The syntactical expressions (formula's) usually applied thereby for the associated logical relations are, respectively:

U

·(v

=

2,d

=

1)
(

mC

)
 

=

{ {' T' ,' A'} ,{' T' ,'A'} }.
We can view the situation also with a slightly larger set.

Example.


With two truth values (v

=

2, binary system) and two items (d

=

2) the set

U

·(v,d) (

mC

)
may consist of the following 4 subsets of each 8 elements (truth value patterns), here stated in arbitrary order, and in the usual syntactical formula forms:

U

·(v

=

2,d

=

2)
(

mC

)
 

=


{ {

$

(1000) ,

$

(1100) ,

$

(1010) ,

$

(1001) ,

$

(1110) ,

$

(1101) ,

$

(1011)

$

(1111) }
,{

$

(0100) ,

$

(1100) ,

$

(0101) ,

$

(0110) ,

$

(1110) ,

$

(1101) ,

$

(0111)

$

(1111) }
,{

$

(0010) ,

$

(0011) ,

$

(1010) ,

$

(0110) ,

$

(1110) ,

$

(1011) ,

$

(0111)

$

(1111) }
,{

$

(0001) ,

$

(0011) ,

$

(0101) ,

$

(1001) ,

$

(1101) ,

$

(1011) ,

$

(0111)

$

(1111) } }.
The syntactical expressions (formulas) usually applied thereby for the associated logical relations are, respectively:

U

·(v

=

2,d

=

2)
(

mC

)
 

=


{ {'( A B)' ,' A' ,' B' ,'( A B)' ,'( A B)' ,'(A B)' ,'( A B)' ,' T' }
,{'( A B)' ,' A' ,'B' ,'( A

#

B)' ,'( A B)' ,'( A B )' ,'(A B)' ,' T' }
,{'(A B)' ,'A' ,' B' ,'( A

#

B )' ,'( A B)' ,'(A B )' ,'(A B)' ,' T' }
,{'(A B)' ,'A' ,'B' ,'( A B)' ,'( A B)' ,'(A B)' ,'(A B)' ,' T' } }.

3.2.2.  True arguments.


At last we examine which of the consistent arguments may be true.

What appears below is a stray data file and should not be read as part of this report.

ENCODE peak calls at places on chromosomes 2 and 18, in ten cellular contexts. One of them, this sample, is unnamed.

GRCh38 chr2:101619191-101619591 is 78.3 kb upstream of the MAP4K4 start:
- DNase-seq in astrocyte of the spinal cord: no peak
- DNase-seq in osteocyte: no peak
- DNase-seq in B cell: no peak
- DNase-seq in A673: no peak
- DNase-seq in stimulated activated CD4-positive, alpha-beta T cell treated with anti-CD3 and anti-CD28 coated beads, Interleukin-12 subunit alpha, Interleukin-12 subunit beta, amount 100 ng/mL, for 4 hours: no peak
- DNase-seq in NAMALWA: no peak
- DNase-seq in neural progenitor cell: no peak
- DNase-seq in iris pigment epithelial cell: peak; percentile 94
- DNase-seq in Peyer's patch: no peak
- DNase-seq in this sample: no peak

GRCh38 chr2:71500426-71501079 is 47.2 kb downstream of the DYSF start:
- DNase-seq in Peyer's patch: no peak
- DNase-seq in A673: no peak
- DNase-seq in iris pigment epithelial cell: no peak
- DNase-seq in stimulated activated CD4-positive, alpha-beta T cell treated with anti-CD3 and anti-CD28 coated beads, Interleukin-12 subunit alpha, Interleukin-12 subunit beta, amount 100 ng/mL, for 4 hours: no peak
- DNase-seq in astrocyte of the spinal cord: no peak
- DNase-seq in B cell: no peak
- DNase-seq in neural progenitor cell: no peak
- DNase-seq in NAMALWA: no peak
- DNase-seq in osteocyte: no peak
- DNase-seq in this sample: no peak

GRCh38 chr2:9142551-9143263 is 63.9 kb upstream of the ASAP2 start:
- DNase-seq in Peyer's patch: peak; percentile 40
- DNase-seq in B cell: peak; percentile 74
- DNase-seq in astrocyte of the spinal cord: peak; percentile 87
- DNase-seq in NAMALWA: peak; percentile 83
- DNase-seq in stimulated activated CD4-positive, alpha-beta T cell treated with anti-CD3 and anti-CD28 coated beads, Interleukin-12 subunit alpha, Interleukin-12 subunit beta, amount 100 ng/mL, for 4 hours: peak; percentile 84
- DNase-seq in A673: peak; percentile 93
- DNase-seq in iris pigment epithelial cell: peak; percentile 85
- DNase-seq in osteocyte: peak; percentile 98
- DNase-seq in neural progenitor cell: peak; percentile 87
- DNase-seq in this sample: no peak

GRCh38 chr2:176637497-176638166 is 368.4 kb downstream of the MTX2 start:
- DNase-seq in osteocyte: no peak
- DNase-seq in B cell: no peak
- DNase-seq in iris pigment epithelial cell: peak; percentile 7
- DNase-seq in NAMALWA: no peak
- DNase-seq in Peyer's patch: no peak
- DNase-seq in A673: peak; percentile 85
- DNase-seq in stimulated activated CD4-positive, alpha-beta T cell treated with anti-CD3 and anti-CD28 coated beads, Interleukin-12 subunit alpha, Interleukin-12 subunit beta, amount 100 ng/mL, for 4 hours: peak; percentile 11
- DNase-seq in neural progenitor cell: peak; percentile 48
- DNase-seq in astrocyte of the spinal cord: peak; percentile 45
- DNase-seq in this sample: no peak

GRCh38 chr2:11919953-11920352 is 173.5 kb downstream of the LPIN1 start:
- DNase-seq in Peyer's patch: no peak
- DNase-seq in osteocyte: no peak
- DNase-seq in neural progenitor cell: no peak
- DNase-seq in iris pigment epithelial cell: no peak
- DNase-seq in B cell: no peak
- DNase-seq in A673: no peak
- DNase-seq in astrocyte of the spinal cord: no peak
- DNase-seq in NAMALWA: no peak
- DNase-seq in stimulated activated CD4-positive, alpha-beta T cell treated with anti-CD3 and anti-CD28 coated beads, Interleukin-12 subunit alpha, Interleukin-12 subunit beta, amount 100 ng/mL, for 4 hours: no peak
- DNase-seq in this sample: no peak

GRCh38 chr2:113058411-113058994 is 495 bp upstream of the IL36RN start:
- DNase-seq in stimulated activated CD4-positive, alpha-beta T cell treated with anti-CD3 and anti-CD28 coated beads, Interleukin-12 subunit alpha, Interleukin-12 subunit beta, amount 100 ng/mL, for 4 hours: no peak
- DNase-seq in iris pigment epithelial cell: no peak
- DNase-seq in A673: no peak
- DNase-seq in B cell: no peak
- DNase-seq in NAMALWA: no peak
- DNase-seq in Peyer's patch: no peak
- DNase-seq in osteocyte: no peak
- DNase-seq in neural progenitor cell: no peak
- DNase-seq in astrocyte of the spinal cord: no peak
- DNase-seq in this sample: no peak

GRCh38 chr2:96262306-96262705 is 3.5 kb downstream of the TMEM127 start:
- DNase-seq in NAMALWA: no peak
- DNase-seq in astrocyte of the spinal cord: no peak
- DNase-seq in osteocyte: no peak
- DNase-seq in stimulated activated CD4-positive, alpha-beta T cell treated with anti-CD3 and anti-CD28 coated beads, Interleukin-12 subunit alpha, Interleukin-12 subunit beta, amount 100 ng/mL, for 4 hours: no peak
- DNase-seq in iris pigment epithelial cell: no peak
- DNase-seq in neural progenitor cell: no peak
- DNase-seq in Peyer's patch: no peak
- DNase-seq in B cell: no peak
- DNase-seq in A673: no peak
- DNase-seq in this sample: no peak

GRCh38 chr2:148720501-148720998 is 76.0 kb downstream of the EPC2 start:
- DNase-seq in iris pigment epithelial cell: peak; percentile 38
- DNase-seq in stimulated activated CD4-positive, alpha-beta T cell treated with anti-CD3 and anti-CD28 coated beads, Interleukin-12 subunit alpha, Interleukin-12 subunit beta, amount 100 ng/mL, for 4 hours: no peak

For such an so-called evaluation there are two possibilities.

3.2.2.1.  Validity - independent of domain.


Logically valid is in any case one or more of the consistent arguments of the (maximal) collection of possible minimal consistent arguments,

U

·(v,d) (

Cm

)
.
The set of all possible unique logically valid arguments, say

U

·(v,d) (

Cmd

)
, thus in all cases consists of one complex element: the disjunction of all arguments from that set, each of which as said consisting of one logical relation.

Size.


{ v, d, u(

Cm

)

|

( u(

Cmd

)
((u(

Cmd

)

=

|

U

·(v,d)(

Cmd

)

|

);
(n ((n

=

u (

Cm

)
) ((n

=

(t -1 ) )
(

U

·(v,d)(

Cmd

)
 

:=

{U*[1](

Cm

)
U *[2](

Cm

)

..

U* [n](

Cm

)
};
 

:=

((u1(

Cm

)
:= 1,

..

u(

Cm

)
)
(U*[u1](

Cm

)

U

·(v,d)(

Cm

)
)u1(

Cm

)

|

U*[u1] (

Cm

)
) ) ) )n );
(u(

Cmd

)
 

=

1 ) )u (

Cmd

)
)u(

Cm

)
, d, v }.

Example.


With two truth values (v

=

2, binary system) and two items (d

=

2) the set

U

·(v,d) (

Cmd

)
consists of one subset with one element (truth value pattern):

U

·(v

=

2,d

=

2)
(

Cmd

)
 

=

{ {

$

(1111) } }.
The syntactical expression (formula) usually applied thereby for the associated logical relation is:

U

·(v

=

2,d

=

2)
(

Cmd

)
 

=

{ {'T' } }.

3.2.2.2.  Truth - dependent of domain.


Only when we apply the arguments to a specific domain, will clarify whether one or more domain states of

B

·(v,d) apply, or so to say 'are the case'. By this, paraphrasing reduction takes place of each of the yet 'open' options from the disjunction of consistent arguments